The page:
Promo models: AMC AMX’s

promotional model cars, AMX, AMC, American MotorsThis is by far my most favorite car AMC ever made. If I had the cash, and good ones go for about 25 grand, I would go out and get one. Looks and power in a small package. I did own one, once, and it was a disaster for me. Hellbent on getting one of these, I found one for $2,500. That should have been my first clue of impending disaster. When I jambed the throttle, it pinned me to the seat, I laughed and the tires screamed! What a hoot. Then the engine blew up. A 390 which would not be easy to find. I found a 360 and actually tried to install it myself which would be about the same if I tried doing open heart surgery. I know where all the stuff is and what it does but was in way over my head. Continue reading Promo models: AMC AMX’s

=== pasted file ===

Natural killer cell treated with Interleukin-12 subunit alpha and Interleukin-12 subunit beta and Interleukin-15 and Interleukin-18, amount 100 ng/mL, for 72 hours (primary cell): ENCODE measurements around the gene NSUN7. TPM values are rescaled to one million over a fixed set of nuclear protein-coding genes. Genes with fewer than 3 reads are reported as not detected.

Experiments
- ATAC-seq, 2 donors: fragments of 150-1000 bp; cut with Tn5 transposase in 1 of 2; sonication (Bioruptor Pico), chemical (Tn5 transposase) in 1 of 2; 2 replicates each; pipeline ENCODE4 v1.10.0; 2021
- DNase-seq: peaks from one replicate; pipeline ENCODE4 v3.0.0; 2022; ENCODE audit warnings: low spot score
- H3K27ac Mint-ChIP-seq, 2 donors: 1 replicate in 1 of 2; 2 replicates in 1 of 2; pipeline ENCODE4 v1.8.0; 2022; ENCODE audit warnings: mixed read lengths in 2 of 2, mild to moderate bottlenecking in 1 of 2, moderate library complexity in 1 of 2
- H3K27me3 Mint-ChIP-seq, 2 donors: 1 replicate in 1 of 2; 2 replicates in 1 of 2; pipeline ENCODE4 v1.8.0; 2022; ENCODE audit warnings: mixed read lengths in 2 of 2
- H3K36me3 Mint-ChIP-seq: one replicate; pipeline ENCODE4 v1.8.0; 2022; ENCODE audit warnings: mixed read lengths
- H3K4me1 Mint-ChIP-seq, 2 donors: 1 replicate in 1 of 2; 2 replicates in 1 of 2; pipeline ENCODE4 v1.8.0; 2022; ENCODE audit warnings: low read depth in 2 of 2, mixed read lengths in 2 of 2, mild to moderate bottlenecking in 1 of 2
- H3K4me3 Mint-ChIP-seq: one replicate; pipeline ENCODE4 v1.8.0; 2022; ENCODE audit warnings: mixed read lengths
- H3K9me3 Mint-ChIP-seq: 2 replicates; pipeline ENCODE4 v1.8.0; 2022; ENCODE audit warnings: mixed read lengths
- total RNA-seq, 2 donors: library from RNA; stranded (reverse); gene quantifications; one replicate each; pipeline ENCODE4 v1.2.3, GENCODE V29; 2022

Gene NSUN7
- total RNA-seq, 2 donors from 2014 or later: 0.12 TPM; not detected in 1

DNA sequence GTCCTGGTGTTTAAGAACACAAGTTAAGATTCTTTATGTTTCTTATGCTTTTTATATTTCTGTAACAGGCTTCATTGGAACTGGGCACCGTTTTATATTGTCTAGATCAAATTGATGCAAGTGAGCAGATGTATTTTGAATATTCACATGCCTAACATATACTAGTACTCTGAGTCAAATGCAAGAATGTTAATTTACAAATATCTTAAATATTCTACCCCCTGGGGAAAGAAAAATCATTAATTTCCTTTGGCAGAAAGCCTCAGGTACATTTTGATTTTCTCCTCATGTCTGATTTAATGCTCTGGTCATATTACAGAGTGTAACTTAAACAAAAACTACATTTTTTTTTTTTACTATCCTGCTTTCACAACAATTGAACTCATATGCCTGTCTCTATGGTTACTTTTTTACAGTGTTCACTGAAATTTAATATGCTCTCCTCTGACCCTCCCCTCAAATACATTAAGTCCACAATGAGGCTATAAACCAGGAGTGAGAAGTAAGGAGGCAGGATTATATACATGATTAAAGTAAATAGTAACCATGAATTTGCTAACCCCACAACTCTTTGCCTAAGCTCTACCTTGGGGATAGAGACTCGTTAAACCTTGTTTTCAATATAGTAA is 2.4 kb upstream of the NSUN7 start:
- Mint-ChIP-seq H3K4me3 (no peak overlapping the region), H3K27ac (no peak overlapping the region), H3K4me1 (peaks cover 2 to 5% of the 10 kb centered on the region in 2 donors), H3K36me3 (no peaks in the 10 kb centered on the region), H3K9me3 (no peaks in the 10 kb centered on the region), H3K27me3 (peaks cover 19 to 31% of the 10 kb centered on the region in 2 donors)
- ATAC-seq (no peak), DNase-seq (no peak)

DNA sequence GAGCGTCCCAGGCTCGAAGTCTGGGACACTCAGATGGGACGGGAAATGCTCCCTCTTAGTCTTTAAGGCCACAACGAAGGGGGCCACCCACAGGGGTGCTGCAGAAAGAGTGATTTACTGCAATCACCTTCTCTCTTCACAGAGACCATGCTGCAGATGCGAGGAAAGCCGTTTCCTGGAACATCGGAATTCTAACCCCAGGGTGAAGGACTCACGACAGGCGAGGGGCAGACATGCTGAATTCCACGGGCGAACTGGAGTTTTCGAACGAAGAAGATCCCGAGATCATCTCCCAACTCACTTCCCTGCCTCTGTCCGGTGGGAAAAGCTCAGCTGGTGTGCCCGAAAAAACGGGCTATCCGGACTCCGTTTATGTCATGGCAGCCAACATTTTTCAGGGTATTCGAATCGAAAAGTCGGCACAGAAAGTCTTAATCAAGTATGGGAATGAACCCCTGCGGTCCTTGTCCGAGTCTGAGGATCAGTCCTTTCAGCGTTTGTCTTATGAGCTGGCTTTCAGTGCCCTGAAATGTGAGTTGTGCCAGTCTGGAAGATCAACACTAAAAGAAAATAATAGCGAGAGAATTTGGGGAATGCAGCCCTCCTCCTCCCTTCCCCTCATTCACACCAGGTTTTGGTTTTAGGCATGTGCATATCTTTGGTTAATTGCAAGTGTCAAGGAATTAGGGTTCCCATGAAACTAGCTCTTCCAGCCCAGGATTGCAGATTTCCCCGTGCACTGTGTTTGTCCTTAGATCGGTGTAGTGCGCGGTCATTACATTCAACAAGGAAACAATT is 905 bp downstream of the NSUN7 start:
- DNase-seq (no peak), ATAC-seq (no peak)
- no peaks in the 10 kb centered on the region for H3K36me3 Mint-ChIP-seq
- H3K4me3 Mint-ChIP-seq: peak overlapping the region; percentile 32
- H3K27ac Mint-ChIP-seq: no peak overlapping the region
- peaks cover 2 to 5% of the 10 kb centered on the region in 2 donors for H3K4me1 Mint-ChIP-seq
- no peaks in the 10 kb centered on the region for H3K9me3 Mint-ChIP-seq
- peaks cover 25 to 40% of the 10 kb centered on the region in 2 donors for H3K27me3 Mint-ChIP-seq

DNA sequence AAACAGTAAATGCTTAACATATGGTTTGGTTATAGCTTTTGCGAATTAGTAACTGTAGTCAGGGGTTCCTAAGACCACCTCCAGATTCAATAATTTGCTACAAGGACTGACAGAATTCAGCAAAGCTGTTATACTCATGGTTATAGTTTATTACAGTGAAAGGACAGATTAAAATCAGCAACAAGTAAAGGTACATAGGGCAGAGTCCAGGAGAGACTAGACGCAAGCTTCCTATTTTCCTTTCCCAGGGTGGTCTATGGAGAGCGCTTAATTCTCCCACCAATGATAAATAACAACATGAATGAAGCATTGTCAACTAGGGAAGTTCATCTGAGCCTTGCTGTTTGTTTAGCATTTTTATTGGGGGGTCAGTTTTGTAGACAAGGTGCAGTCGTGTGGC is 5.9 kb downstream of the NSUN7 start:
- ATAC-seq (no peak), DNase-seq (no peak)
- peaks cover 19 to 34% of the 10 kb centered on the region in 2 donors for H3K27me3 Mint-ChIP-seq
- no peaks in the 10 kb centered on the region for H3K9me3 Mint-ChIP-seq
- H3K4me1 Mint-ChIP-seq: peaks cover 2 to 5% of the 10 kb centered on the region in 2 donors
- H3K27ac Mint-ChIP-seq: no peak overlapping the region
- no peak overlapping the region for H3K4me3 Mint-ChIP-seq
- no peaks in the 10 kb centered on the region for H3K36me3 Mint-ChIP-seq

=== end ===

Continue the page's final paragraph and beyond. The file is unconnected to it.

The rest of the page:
Promo models: AMC Marlin

Tarpon concept car, amc concept cars, american motorsHave you ever wondered why a certain car didn’t meet expectations and became just a footnote? Such is the case for American Motors’s Marlin. This “Man Size Fastback” as AMC called it in ads was not the original concept.  Designed by AMC’s famous designer Dick Teague chose the Rambler American chassis (106 inches) and created the Tarpon in 1964 hoping to fend off the soon to come Ford Mustang. Remember, Ford made the Mustang off the Falcon chassis. Continue reading Promo models: AMC Marlin

Promo model: AMC Pacer

AMC Pacer, American Motors, 1975 Pacer, savageonwheels
AMC Pacer promotional picture